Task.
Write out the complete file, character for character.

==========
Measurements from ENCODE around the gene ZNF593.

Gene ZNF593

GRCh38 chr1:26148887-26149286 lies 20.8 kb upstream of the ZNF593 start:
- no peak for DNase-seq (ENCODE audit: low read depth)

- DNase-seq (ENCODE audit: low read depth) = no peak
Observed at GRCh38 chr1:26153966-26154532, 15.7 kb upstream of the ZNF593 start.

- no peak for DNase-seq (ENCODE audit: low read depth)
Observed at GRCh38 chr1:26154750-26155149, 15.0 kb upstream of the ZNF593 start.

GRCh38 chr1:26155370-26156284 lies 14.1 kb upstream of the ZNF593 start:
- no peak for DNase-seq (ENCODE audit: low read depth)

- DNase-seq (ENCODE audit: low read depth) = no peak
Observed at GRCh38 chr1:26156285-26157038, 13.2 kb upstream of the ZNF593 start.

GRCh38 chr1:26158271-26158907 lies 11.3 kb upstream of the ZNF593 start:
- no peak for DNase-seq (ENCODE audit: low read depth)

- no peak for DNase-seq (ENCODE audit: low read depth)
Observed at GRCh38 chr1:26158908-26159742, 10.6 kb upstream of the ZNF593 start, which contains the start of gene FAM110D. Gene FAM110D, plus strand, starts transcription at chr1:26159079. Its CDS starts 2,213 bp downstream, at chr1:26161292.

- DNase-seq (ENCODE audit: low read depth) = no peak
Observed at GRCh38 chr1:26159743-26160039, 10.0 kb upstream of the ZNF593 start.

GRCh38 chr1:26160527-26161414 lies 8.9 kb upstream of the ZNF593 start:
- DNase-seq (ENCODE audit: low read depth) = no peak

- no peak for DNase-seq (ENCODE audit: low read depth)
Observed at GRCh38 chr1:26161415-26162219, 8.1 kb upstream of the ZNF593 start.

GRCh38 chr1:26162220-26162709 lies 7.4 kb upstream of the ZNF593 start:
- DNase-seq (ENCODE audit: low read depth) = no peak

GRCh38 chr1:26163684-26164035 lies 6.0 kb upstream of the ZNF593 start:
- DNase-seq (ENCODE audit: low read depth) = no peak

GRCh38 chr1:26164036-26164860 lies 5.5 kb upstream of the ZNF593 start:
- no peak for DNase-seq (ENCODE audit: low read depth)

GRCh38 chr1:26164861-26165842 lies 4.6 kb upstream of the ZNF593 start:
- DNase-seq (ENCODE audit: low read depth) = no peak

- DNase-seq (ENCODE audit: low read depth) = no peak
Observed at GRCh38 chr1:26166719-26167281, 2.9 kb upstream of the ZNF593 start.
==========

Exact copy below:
Measurements from ENCODE around the gene ZNF593.

Gene ZNF593

GRCh38 chr1:26148887-26149286 lies 20.8 kb upstream of the ZNF593 start:
- no peak for DNase-seq (ENCODE audit: low read depth)

- DNase-seq (ENCODE audit: low read depth) = no peak
Observed at GRCh38 chr1:26153966-26154532, 15.7 kb upstream of the ZNF593 start.

- no peak for DNase-seq (ENCODE audit: low read depth)
Observed at GRCh38 chr1:26154750-26155149, 15.0 kb upstream of the ZNF593 start.

GRCh38 chr1:26155370-26156284 lies 14.1 kb upstream of the ZNF593 start:
- no peak for DNase-seq (ENCODE audit: low read depth)

- DNase-seq (ENCODE audit: low read depth) = no peak
Observed at GRCh38 chr1:26156285-26157038, 13.2 kb upstream of the ZNF593 start.

GRCh38 chr1:26158271-26158907 lies 11.3 kb upstream of the ZNF593 start:
- no peak for DNase-seq (ENCODE audit: low read depth)

- no peak for DNase-seq (ENCODE audit: low read depth)
Observed at GRCh38 chr1:26158908-26159742, 10.6 kb upstream of the ZNF593 start, which contains the start of gene FAM110D. Gene FAM110D, plus strand, starts transcription at chr1:26159079. Its CDS starts 2,213 bp downstream, at chr1:26161292.

- DNase-seq (ENCODE audit: low read depth) = no peak
Observed at GRCh38 chr1:26159743-26160039, 10.0 kb upstream of the ZNF593 start.

GRCh38 chr1:26160527-26161414 lies 8.9 kb upstream of the ZNF593 start:
- DNase-seq (ENCODE audit: low read depth) = no peak

- no peak for DNase-seq (ENCODE audit: low read depth)
Observed at GRCh38 chr1:26161415-26162219, 8.1 kb upstream of the ZNF593 start.

GRCh38 chr1:26162220-26162709 lies 7.4 kb upstream of the ZNF593 start:
- DNase-seq (ENCODE audit: low read depth) = no peak

GRCh38 chr1:26163684-26164035 lies 6.0 kb upstream of the ZNF593 start:
- DNase-seq (ENCODE audit: low read depth) = no peak

GRCh38 chr1:26164036-26164860 lies 5.5 kb upstream of the ZNF593 start:
- no peak for DNase-seq (ENCODE audit: low read depth)

GRCh38 chr1:26164861-26165842 lies 4.6 kb upstream of the ZNF593 start:
- DNase-seq (ENCODE audit: low read depth) = no peak

- DNase-seq (ENCODE audit: low read depth) = no peak
Observed at GRCh38 chr1:26166719-26167281, 2.9 kb upstream of the ZNF593 start.